Stupid "cat" tricks that work.
by Mike Chirico
The "cat" command is very powerful and fast.  These may be some tips
you haven't seen before, such as "summing" each row of numbers, converting
a random number of columns to a specific number N,  or getting
the contents of multiple files from one list.
These tips are simple,  fast and worth a quick look.
TIP 43:
     "cat" the Contents of Files Listed in a File, in That Order.

       SETUP (Assume you have the following)

              $ cat file_of_files

                  $ cat file1
          This is the data in file1

            $ cat file 2
          This is the data in file2

       So there are 3 files here "file_of_files" which contains the name of
       other files.  In this case "file1" and "file2". And the contents of
       "file1" and "file2" is shown above.

               $ cat file_of_files|xargs cat
    This is the data in  file1
    This is the data in  file2

TIP 44:

     Columns and Rows -- getting anything you want.

     Assume you have the following file.

        $ cat data
           1  2    3       
   4 5         
   6 7 8 9 10  
   11 12       
   13 14       

     How to you get everything in  2 columns?

        $ cat data|tr ' ' '\n'|xargs -l2
   1 2 
   3 4 
   5 6 
   7 8 
   9 10
   11 12
   13 14

    Three columns?

        $ cat data|tr ' ' '\n'|xargs -l3
   1 2 3  
   4 5 6  
   7 8 9  
   10 11 12
   13 14  

    What's the row sum of the "three columns?"

        $ cat data|tr ' ' '\n'|xargs -l3|tr ' ' '+'|bc      
  Note, thanks to, Steven Heiner (  The above can be
       $ tr ' ' '\n' < data|xargs -l3|tr ' ' '+'|bc
TIP 62:

     If you have multiple blank lines, squeeze these lines down to one,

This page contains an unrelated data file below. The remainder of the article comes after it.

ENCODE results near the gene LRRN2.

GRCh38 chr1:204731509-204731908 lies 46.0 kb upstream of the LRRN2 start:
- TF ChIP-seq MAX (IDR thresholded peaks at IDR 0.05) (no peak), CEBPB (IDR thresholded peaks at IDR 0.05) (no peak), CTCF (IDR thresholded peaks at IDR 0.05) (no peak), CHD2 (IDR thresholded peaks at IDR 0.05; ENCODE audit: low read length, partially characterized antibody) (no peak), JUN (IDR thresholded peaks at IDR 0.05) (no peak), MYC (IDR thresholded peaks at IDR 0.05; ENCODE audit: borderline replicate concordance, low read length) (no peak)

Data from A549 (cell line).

then, try the following:

          $ cat -s <file>

     Want to number the lines?

          $ cat -n <file>

     Want to see all the ctl characters?
     See the following program:
      Which is used to generate "mout" used below

 $ cat -v mout|tail
         test M-v  
test M-w  
test M-x  
test M-y  
test M-z  
test M-{  
test M-|  
test M-}  
test M-~  
test M-^? 
NOTE!  The Useless Use of Cat Award   NOTE THE FOLLOWING:

In nearly all cases  
       $  cat file | some_command and its args ...

can be rewritten as:

    $  <file some_command and its args ...

        $ cat data|tr ' ' '\n'|xargs -l2
Can be rewritten as:
        $ tr ' ' '\n' < data |xargs -l2

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Chirico img Mike Chirico, a father of triplets (all girls) lives outside of Philadelphia, PA, USA. He has worked with Linux since 1996, has a Masters in Computer Science and Mathematics from Villanova University, and has worked in computer-related jobs from Wall Street to the University of Pennsylvania. His hero is Paul Erdos, a brilliant number theorist who was known for his open collaboration with others.

Mike's notes page is souptonuts. For open source consulting needs, please send an email to All consulting work must include a donation to Logo Logo